Gwendolyn J. SHOLL, Appellant-Cross-Respondent, v. Wayne S. ANDERSON and Elaine M. Anderson, Respondents-Cross-Appellants.
Plaintiff appeals from a judgment granting defendants the right, under an implied agreement, for the exclusive maintenance of a disputed strip of land and also an award for damages to the same strip of land. Defendants Wayne and Elaine Anderson cross-appeal from the portion of the judgment that rejected their adverse possession claim to the strip of land and quieted title in plaintiff. We review de novo, ORS 19.415(3), and reverse and remand the portion of the judgment that created an implied agreement; otherwise, we affirm.
Plaintiff Gwendolyn Sholl and defendants are adjacent property owners. Plaintiff has resided on tax lot 400 located in Benton County since 1984 and has owned the lot since 1990. Defendants have owned tax lots 990 and 1000, which are adjacent to and south of plaintiff's property, since 1973. Plaintiff's south boundary is the north boundary of defendants' parcels.1
In 1961, plaintiff's predecessor in interest declared an express easement along the southern boundary of plaintiff's property, which was implemented by an existing graveled roadway that varies in width. The easement was for the benefit of three adjacent parcels to the south, two of which are defendants' properties.2 The roadway is approximately 14 feet in width and runs in an east-west direction. It is not public, and it is for ingress and egress only. The graveled roadway runs parallel to the boundary line separating the parties' properties. A gap of approximately eight feet in width exists between the boundary line and the southern edge of the graveled portion of the roadway. It is that gap that is the subject of this appeal.
When defendants bought their property in 1973, the title report spoke of defendants' property being burdened by a utility easement. The only power lines they saw were lines immediately north of the roadway. Defendants assumed that their property line was also north of the roadway.
In June 1990, defendants and plaintiff's immediate predecessor in interest entered into a road maintenance agreement whereby the parties and their successors agreed to share any expenses for maintenance or improvements to the roadway.
Sometime after defendants bought their property, they removed brush on both sides of the roadway and planted a lawn on the south area of the roadway. Plaintiff generally mowed and maintained the north side of the roadway while defendants mowed and maintained the south side.
In 1996, plaintiff had her southern property line surveyed. At that time, plaintiff did not know the exact location of her southern boundary line but knew it was “somewhere south of [the roadway].” When plaintiff discovered how far south her property line ran, she offered to sell defendants a strip of her land.3 Plaintiff testified that during the conversation with defendants regarding the proposed sale of the strip, Wayne Anderson stated, “Well I really didn't know where the boundary was.” Anderson never told plaintiff that he thought he was the owner of the strip plaintiff was offering to sell. Rather, after a few days of deliberating plaintiff's offer, defendants declined the offer.
In 1998, plaintiff asked defendants to remove certain plantings they had placed on the strip between the southern boundary and the roadway. Defendants refused. Plaintiff removed a portion of the lawn and other plantings on the strip with a tractor. Plaintiff then sued to eject defendants from the land and to quiet her title to it. Plaintiff also requested relief regarding the maintenance of the roadway. Defendants counterclaimed for damages for plaintiff's removal of the lawn and for ownership of the roadway and the areas adjacent to the roadway by adverse possession.4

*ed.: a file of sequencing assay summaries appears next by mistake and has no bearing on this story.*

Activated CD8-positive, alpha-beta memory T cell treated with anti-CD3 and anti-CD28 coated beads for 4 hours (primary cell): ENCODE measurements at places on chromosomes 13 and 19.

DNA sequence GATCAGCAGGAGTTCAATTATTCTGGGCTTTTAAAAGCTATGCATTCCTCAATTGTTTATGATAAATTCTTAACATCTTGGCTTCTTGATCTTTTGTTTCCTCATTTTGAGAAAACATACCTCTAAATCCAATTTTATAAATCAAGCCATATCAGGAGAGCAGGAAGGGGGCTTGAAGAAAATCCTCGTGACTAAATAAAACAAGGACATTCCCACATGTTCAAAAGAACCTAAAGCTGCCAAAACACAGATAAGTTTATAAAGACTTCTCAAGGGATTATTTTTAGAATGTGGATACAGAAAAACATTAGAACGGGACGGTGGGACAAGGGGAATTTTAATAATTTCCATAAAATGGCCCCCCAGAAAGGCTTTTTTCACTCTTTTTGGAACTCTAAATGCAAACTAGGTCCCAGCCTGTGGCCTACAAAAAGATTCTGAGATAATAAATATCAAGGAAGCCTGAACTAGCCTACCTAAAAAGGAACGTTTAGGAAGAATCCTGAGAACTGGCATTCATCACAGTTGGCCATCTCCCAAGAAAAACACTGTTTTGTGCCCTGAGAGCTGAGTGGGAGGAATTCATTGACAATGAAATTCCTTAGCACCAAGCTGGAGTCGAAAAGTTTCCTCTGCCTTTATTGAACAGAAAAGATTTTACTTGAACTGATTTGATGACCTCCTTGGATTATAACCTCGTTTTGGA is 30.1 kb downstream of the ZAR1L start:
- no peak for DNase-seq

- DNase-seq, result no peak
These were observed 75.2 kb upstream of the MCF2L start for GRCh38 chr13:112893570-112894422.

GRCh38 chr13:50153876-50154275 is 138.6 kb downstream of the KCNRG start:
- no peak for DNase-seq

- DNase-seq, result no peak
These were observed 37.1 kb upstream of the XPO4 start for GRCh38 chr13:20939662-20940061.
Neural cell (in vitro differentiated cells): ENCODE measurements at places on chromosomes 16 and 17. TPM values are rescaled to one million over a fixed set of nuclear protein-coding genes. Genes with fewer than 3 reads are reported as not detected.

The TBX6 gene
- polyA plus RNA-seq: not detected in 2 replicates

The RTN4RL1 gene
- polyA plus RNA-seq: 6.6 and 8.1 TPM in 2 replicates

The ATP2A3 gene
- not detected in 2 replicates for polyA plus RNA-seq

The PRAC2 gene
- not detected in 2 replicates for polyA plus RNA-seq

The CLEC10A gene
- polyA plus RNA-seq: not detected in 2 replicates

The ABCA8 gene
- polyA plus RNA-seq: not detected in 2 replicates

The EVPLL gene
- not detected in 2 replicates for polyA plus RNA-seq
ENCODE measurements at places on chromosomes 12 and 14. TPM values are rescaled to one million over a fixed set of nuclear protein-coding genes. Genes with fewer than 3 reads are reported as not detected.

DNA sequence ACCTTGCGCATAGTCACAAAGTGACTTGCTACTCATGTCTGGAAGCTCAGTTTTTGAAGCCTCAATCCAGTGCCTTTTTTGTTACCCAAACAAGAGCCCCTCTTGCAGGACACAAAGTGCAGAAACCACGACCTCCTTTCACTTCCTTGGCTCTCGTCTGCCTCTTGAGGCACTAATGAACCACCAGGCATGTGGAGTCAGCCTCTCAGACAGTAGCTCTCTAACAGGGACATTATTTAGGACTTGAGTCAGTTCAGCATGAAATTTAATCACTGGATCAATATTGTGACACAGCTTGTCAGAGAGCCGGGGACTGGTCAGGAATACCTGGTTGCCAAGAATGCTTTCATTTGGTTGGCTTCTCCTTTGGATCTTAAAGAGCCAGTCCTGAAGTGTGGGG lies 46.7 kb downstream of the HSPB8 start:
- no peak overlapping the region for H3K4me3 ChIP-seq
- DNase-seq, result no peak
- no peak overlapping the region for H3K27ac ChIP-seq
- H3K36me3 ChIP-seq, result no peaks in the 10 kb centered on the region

The trial court rejected defendants' adverse possession claim and held that plaintiff was the owner of the contested strip of property south of the 14-foot easement that was established in 1961 by plaintiff's predecessor. The trial court also held that defendants have the right to maintain the graveled surface of the roadway. With respect to the maintenance of the contested strip of property south of the roadway, in a letter opinion, the trial court ruled:
“4. Over the past 38 years, the owners of the properties adjacent to the easement have created an implied agreement as to how the land immediately adjacent to the gravel road will be maintained. The current owners disagree about what that implied agreement allows the [defendants] to do on the land south of the graveled portion of the roadway. The Court must decide this issue (see paragraph 5)
“5. Unless the parties can otherwise agree in writing and for so long as the use of the easement remains substantially the same as it has been:
“a. [Plaintiff] will be responsible for keeping grass and brush mowed and for removing other things that could interfere with the full use of the road from the area to the immediate north of the paved portion of the road.
“b. [Defendants] will be responsible for keeping grass and brush mowed and removing other things that could interfere with the full use of the road from the land between the south edge of the paved portion of the road and the North line of their property. In the exercise of such responsibility, [defendants] may plant and mow grass and place substances such as bark mulch on this strip of land. However, [defendants] may not plant flowers, shrubs, or trees in the area nor may they place any object in the area that cannot readily be removed. The logs which have been placed adjacent to the road to keep the gravel in the roadway and to delineate the traveled portion of the road can remain since they are not affixed to the land and may readily be removed.”
The trial court ruled that defendants have the right to maintain a grass lawn on the strip and awarded defendants $475 in damages for the damage plaintiff caused to the strip with the tractor.
On appeal, plaintiff seeks reversal of the portion of the opinion granting defendants the exclusive right and responsibility to maintain the strip, the damage award, and the road maintenance provisions. We affirm the award of damages without further discussion. Turning to the implied agreement created by the trial court, plaintiff argues that the property burdened by the easement remains vested in her and that the trial court's ruling that granted defendants certain rights in the strip was an impermissible creation of an implied agreement that was not pled or an impermissible expansion of the express roadway maintenance agreement. Defendants cross-appeal, assigning error to the court's denial of its adverse possession claim.
Defendants concede that neither party specifically pled the existence of an implied agreement. Rather, defendants argue that they sought far greater rights-outright possession by way of adverse use-which is an argument they maintain on cross-appeal. Defendants argue that, if their adverse possession claim fails on appeal, the implied agreement ruling was proper and has ample support in the law.